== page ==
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When to parse a XML strings  RSS feed

 
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A little background. I've created an application using Java LiveConnect technology that receives an request (like an parts request) from a html page (using javascript) and sends the data to a backend database. The database finds all of the information about the part and sends it back to the javascript in the html page through the java applett. The program works just fine so I have no problems there. To make it short, when I send a request the argument looks like the following:
mom.send("<EXEC><PART>" + partnum + "</PART><LOCATION>" + loc + "</LOCATION><AVAIL>" + instock + "</AVAIL></EXEC>");
Note that my string I pass is an XML string. The data I receive back from the backend through the Java session it will look the same but all of the variable fields will be filled with data. Finally my question.
When would be the proper time to parse this XML string?
I could parse it using Java at the applett before I actually send it back to the javascript. Then instead of sending one large XML string to the html page, I could send back the XML arguments one at a time as I parse them. The second option would be to send the entire XML string to the Javascript embedded in the html and let the Javascript parse it. I would probably have to just use string functions to parse it at this level. The end result is I need to update fields that fill my html page by parsing the XML string at the Java level or Javascript level. Has anyone had to populate a html page using an XML string? The XML string may contain as much as 100+ arguments when passed back and forth if this makes a difference. Just asking for opinions here from anyone who may have done this and ran into any problems either way.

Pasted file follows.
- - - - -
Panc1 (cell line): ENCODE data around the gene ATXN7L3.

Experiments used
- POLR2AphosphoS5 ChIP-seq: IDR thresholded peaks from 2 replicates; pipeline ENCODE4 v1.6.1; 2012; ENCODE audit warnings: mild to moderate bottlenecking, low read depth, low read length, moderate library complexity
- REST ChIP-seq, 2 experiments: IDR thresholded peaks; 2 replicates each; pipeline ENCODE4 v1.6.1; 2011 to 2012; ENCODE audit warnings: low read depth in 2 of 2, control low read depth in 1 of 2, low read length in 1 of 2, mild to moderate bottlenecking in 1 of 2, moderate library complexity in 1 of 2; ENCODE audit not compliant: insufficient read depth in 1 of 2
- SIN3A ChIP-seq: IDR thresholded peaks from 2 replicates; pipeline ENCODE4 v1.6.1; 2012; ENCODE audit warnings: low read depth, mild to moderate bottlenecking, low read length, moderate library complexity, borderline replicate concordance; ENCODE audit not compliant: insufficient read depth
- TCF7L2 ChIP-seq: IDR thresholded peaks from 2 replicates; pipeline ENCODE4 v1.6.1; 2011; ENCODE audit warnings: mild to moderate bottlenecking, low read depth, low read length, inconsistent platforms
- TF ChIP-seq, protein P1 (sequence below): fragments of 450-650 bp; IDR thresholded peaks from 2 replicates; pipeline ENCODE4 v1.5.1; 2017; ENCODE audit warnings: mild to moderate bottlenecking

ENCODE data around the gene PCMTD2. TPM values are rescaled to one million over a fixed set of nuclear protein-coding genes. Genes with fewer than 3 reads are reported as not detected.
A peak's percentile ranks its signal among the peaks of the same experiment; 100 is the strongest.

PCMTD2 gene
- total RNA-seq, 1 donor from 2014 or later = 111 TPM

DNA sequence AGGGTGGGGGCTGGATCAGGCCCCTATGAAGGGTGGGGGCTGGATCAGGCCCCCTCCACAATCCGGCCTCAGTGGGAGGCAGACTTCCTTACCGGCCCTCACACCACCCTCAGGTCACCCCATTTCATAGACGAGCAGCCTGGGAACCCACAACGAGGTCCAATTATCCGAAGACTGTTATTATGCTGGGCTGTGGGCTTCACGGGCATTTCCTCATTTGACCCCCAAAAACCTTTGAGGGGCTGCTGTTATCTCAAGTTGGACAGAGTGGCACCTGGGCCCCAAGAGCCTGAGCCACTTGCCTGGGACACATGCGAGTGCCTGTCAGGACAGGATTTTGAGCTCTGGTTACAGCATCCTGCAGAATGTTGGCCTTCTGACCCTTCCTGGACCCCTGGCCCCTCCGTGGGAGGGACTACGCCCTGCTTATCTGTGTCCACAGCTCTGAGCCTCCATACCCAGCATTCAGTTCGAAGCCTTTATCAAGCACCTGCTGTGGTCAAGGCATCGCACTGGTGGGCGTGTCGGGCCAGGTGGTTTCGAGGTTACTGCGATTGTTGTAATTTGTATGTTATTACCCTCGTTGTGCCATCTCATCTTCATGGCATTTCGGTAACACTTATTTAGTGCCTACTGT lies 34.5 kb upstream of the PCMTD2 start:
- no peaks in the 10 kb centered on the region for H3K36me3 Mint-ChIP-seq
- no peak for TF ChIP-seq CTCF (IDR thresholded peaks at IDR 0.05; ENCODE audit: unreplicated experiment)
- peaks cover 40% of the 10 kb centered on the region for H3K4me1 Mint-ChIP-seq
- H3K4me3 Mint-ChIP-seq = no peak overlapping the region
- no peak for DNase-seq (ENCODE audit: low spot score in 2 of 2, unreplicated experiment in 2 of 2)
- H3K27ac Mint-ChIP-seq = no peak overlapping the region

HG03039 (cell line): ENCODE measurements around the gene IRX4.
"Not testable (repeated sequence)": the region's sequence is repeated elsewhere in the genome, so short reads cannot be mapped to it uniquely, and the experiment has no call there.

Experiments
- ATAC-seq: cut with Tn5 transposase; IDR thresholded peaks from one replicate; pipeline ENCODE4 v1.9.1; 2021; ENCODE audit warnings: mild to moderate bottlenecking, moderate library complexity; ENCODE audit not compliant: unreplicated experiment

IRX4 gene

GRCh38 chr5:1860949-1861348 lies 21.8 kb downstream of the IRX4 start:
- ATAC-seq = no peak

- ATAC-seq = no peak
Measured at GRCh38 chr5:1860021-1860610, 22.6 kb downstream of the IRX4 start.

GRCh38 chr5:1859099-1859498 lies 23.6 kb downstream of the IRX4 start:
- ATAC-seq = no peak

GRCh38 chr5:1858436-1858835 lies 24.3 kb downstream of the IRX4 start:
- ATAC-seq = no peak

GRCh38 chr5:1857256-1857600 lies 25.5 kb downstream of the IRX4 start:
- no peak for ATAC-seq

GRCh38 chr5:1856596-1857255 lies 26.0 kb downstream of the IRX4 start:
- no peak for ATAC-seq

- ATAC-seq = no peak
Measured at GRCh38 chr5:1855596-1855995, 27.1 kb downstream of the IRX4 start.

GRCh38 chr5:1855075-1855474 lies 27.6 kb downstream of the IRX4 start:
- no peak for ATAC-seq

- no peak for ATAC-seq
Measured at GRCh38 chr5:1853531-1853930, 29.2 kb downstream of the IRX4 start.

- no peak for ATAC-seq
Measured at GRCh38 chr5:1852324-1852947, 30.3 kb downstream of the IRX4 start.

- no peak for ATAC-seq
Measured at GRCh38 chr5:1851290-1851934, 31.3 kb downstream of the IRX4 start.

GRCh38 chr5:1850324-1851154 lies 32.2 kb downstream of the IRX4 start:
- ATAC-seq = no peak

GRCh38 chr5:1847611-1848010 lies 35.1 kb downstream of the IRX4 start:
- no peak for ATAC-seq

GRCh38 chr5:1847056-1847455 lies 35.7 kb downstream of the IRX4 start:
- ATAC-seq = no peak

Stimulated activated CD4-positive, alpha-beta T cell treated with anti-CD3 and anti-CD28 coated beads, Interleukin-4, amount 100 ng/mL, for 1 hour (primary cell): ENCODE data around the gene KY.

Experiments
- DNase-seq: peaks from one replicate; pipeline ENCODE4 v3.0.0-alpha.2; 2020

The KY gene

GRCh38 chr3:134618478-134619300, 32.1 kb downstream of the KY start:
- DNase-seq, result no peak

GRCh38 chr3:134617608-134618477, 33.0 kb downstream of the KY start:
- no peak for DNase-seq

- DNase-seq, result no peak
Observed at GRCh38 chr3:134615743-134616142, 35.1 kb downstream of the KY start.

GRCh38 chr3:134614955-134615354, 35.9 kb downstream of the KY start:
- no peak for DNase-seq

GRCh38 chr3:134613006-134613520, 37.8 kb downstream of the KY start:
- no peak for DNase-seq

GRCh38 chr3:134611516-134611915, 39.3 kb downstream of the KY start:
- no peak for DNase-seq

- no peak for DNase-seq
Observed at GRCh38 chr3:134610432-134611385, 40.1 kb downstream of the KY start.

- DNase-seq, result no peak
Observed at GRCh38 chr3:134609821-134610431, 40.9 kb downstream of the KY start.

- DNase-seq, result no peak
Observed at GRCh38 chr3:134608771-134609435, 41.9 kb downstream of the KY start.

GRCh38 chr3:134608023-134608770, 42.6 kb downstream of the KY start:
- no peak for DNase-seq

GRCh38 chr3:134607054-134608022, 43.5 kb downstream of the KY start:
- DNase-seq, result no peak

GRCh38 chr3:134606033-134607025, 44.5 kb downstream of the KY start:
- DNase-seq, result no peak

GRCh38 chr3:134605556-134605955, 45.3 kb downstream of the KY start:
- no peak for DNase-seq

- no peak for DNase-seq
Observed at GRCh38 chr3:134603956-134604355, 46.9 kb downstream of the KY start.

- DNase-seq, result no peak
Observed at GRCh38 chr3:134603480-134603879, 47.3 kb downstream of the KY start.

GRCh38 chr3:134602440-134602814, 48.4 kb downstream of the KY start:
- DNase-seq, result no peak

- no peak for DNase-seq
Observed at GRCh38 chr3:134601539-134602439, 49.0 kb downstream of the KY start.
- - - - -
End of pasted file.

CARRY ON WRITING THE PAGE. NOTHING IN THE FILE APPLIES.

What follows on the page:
Joe Crew
 
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Joe,
IMHO the parsing and generation of HTML should be done on the Server - not by Javascript or the Applet running on the client. Parsing at times can be quite a resource extensive activity and doing it on the server makes your client(Applet) a lot lighter. Moreover if you only want to display 10 records out of 100 records that were fetched, parsing on the client would generate unnecessary traffic since you will be sending the extra 90 records to the client.
HTH

------------------
Ajith Kallambella M.
Sun Certified Programmer for the Java�2 Platform.
IBM Certified Developer - XML and Related Technologies, V1.
 
Joe Crew
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Thanks for your response. I don't think I can just parse on the server. I am very new to XML/DOM which is why I am posting. I am passing an XML string (not a file) to the server. Also this will actually be run on an embedded system not a PC or Internet connection. The XML string sent to the server (a request) is parsed so the server DB can search for the record. Only one record will ever be returned to the client but it may have as many as 100 fields associated with it. The DB sends the result of the request back through the applett to the html client requesting it. Once the applett or the client receives back from the server DB an XML string, I would think the parsing would occur at that time to display the results. Please tell me if I am wrong but I'm thinking that if we pass a single XML string containing 100 fields (though the average number of fields in a record would be more like 25) through the applett it would be faster than passing as many as 25 separate fields of an already parsed string.